both endings are open to interpretation and both are also very vague and somewhat baffling. Both films are brilliant and stand up to repeated viewings. True eurohorror classics.

For instance in the Beyond r they now in hell as pictured in the painting. Or are they in Limbo. Can they come back like the girl that has her throat ripped out by her own dog (a superb setpeice of horror surely influenced by a similar scene in Suspiria - both being brilliant).

To be honest the ending of Dellamorte is even more confusing/interesting......mmm. Ill have to watch this again as i must admit to losing the plot a little in the final third.

MARIO GAUCI
06-10-2003, 05:38 PM
After reading the generally ecstatic views expressed on this film by some members here, I decided to give it a go – not being a fan of Italian zombie flicks – and was pleasantly surprised by its tongue-in-cheek attitude and leisurely pace, as I somehow expected a more intense (i.e. relentless) experience.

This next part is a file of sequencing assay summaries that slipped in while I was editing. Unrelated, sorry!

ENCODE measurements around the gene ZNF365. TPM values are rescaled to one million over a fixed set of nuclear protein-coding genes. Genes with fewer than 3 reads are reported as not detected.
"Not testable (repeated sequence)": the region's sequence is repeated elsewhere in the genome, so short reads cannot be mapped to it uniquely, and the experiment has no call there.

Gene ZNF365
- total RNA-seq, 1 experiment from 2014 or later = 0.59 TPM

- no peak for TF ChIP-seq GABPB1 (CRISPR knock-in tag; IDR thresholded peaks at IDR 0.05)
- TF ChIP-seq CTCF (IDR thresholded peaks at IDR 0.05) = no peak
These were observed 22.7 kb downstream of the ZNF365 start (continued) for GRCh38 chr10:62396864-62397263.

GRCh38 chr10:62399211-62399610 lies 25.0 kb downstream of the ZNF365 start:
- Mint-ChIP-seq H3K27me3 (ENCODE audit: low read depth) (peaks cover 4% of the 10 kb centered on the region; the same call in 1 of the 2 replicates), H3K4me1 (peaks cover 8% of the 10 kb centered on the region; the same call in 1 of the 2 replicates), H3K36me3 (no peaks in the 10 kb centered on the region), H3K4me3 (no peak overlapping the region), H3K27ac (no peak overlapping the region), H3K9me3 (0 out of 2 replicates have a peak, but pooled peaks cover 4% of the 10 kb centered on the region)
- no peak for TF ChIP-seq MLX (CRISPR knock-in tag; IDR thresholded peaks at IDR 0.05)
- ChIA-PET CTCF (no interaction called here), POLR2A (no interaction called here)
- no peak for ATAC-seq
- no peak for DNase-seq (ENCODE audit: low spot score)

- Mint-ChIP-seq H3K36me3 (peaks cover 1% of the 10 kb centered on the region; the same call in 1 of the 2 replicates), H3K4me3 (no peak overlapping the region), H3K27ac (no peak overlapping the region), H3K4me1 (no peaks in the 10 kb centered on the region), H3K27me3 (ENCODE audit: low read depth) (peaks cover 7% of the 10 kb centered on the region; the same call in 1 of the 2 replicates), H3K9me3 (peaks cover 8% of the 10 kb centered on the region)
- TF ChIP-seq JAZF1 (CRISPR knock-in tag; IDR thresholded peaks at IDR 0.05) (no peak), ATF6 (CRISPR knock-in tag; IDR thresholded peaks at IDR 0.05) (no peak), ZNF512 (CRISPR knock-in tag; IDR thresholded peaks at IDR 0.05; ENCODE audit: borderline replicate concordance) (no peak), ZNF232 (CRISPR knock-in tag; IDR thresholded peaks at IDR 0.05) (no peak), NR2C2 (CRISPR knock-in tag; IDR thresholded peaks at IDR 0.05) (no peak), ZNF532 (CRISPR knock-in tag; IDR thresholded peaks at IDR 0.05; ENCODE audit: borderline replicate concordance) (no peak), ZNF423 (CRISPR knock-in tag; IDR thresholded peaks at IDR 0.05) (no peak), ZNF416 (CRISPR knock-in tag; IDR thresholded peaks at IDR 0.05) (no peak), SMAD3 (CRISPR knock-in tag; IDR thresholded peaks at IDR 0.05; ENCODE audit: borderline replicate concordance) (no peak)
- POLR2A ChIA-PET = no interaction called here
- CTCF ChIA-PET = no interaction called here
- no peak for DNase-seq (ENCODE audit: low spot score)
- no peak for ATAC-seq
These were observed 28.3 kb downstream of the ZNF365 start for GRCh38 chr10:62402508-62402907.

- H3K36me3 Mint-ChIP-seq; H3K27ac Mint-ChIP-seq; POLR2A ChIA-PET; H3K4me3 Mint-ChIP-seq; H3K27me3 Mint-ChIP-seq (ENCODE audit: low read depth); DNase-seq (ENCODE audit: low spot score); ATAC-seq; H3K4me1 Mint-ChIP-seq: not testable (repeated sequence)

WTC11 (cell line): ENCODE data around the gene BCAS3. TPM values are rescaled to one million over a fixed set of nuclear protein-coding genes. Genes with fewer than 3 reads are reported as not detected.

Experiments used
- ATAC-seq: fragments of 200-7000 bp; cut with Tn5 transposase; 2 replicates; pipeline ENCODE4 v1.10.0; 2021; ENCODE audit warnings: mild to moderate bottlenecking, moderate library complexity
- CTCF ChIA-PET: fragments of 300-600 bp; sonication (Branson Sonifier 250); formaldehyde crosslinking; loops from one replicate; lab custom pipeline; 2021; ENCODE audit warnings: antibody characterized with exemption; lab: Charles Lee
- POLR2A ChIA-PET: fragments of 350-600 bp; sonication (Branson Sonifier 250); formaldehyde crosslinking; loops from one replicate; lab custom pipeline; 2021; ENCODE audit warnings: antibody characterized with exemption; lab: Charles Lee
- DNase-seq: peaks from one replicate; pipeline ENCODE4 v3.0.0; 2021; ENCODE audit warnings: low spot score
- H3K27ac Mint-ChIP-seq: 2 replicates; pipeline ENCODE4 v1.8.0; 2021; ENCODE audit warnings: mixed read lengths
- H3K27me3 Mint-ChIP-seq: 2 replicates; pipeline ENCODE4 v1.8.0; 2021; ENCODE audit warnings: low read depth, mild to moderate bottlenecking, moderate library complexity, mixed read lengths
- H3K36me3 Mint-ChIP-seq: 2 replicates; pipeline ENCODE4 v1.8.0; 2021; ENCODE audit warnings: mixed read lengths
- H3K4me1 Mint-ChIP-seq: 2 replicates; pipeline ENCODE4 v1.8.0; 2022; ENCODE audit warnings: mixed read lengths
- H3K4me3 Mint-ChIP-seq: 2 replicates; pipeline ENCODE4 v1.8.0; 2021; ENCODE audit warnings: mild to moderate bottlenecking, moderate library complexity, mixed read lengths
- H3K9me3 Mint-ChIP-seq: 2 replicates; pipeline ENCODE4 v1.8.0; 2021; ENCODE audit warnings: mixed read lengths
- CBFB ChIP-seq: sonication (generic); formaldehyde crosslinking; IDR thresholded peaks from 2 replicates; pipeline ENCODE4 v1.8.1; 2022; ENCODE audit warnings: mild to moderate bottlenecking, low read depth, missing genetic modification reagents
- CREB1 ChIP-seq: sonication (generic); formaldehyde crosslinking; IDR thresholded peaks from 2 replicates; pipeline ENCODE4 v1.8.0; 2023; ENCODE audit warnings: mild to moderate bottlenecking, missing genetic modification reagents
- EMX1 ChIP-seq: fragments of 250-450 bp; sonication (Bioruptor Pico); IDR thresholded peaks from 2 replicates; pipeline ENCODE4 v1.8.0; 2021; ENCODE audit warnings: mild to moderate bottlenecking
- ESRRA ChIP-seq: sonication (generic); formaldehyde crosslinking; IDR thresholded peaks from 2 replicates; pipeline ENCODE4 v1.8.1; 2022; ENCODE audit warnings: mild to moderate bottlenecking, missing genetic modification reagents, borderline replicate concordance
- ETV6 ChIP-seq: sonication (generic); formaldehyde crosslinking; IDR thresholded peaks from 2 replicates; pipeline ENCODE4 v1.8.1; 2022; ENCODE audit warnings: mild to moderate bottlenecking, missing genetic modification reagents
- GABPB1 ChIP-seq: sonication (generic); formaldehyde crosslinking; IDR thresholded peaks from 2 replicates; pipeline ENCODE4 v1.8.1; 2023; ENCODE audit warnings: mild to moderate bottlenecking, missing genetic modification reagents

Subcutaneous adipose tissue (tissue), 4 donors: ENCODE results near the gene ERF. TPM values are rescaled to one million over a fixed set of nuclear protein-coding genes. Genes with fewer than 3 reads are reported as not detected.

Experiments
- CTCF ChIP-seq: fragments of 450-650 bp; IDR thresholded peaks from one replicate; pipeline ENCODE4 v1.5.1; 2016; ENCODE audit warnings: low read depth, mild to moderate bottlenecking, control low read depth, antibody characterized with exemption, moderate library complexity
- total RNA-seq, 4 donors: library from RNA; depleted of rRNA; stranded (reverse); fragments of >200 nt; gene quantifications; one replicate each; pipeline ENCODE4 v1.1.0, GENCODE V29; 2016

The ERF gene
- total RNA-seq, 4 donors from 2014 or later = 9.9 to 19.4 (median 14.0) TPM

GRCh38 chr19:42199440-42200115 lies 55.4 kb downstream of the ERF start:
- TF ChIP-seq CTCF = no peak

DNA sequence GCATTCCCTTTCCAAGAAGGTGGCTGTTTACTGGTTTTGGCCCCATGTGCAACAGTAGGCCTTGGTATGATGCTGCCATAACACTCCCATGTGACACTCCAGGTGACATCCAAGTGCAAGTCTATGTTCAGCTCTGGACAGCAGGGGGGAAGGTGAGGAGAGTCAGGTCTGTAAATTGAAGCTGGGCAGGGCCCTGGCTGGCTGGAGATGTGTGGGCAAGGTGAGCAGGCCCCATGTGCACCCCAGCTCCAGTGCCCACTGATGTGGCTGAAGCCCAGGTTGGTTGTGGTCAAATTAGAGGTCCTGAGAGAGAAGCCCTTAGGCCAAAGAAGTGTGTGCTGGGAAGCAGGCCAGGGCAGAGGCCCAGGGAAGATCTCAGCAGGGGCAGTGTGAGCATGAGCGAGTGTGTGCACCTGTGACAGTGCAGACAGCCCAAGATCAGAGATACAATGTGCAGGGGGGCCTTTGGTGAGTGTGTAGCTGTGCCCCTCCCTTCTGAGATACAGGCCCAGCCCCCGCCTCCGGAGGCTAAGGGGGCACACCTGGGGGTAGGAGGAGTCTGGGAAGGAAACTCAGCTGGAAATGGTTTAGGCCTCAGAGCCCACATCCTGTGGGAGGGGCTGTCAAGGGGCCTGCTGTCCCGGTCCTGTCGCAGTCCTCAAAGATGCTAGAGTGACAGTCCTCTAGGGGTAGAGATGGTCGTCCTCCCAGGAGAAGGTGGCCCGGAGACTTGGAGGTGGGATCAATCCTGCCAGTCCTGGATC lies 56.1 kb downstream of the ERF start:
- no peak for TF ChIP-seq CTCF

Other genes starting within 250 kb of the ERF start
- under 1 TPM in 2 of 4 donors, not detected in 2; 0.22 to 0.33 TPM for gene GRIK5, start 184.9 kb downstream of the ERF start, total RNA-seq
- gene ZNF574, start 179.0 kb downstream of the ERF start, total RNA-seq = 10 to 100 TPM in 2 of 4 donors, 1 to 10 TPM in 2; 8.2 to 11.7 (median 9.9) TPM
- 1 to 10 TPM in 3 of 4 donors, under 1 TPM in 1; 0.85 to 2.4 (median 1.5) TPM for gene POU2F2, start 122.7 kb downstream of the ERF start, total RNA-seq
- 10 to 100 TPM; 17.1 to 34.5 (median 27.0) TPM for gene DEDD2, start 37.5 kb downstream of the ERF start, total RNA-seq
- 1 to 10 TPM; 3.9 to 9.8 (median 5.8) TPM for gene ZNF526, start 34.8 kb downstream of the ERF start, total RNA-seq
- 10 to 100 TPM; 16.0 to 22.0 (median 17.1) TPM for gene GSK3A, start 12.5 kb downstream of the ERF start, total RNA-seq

Director Soavi has given a stylish look to the whole film and created a number of undeniably effective set-pieces: the scene with Rupert Everett and Anna Falchi at the ossuary; a corpse emerging from the earth atop a motor-bike and riding away with his ever-devoted girlfriend; lovely Falchi re-appearing as a corpse, adorned by dead leaves and soil, but still managing to draw the longing Everett into her arms; the figure of Death suddenly coming to life to send Everett on a special ‘mission’; Everett’s murderous rampage on the streets and at a hospital. Sergio Stivaletti’s special effects, thankfully, are not overdone for gross-out effect and are, actually, generally counterpointed by either visual (as when a horse calmly observes the mayhem caused by a horrible pile-up of vehicles and bodies on a highway) or verbal humor.